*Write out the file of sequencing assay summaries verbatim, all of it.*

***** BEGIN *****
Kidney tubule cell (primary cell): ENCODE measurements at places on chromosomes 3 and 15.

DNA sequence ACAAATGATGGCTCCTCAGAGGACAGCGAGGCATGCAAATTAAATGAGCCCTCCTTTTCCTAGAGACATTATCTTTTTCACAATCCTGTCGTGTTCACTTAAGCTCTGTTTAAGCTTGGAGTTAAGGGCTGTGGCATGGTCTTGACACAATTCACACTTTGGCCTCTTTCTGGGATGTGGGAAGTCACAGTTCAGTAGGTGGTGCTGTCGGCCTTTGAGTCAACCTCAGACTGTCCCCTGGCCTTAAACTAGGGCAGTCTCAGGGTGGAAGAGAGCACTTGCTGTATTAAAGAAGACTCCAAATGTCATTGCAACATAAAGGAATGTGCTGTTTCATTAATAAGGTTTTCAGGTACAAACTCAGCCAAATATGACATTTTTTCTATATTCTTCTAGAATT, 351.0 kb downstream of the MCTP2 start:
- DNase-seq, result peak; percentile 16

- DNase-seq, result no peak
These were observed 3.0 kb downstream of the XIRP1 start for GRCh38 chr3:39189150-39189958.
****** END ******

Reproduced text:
Kidney tubule cell (primary cell): ENCODE measurements at places on chromosomes 3 and 15.

DNA sequence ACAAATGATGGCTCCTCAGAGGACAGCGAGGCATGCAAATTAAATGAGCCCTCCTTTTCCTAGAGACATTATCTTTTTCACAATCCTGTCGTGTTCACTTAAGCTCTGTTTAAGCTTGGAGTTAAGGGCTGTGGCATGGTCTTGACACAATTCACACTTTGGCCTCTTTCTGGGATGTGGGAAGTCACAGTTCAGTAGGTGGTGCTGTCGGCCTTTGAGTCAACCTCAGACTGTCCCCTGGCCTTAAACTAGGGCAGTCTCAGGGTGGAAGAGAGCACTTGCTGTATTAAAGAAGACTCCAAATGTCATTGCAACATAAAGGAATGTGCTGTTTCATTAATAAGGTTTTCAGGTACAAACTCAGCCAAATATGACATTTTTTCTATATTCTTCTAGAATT, 351.0 kb downstream of the MCTP2 start:
- DNase-seq, result peak; percentile 16

- DNase-seq, result no peak
These were observed 3.0 kb downstream of the XIRP1 start for GRCh38 chr3:39189150-39189958.